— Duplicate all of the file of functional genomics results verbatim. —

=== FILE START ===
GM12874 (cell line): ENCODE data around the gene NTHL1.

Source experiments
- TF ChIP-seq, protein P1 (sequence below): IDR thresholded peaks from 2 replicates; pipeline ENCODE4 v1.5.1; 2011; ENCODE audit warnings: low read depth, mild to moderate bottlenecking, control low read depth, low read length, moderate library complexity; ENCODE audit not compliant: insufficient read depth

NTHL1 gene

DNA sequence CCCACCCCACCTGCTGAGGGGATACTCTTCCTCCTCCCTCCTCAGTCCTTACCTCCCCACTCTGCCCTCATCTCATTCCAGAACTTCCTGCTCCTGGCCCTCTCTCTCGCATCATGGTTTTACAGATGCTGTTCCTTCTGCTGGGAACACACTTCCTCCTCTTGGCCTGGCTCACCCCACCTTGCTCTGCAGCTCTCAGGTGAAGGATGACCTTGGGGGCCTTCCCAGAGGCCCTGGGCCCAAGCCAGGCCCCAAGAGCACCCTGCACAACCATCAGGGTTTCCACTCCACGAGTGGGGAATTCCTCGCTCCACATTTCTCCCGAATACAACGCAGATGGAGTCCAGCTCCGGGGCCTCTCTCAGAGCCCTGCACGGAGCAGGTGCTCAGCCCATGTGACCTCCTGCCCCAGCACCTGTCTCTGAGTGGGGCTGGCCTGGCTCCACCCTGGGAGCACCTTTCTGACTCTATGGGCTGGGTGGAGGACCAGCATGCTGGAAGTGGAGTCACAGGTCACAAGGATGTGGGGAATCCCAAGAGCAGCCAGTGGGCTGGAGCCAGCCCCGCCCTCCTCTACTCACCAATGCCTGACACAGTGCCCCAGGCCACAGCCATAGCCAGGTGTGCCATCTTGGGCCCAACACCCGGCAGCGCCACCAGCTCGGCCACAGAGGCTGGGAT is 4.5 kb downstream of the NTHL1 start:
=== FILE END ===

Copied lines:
GM12874 (cell line): ENCODE data around the gene NTHL1.

Source experiments
- TF ChIP-seq, protein P1 (sequence below): IDR thresholded peaks from 2 replicates; pipeline ENCODE4 v1.5.1; 2011; ENCODE audit warnings: low read depth, mild to moderate bottlenecking, control low read depth, low read length, moderate library complexity; ENCODE audit not compliant: insufficient read depth

NTHL1 gene

DNA sequence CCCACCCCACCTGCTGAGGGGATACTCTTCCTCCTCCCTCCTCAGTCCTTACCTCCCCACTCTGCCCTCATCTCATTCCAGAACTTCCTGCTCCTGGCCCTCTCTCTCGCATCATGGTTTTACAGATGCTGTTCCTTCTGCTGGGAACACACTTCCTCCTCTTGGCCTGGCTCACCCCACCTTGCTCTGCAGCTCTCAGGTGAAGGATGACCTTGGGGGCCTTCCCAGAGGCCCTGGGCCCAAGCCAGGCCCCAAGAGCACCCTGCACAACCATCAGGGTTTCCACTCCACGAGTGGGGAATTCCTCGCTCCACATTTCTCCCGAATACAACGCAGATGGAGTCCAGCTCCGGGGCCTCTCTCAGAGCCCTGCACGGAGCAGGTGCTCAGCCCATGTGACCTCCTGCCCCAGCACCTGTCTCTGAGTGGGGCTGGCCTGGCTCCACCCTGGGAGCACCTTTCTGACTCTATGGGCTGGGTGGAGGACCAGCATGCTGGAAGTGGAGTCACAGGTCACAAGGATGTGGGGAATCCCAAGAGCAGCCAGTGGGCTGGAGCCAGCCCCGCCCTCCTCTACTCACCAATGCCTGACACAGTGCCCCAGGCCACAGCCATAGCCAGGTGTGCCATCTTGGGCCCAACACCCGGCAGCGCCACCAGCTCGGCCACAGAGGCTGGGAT is 4.5 kb downstream of the NTHL1 start: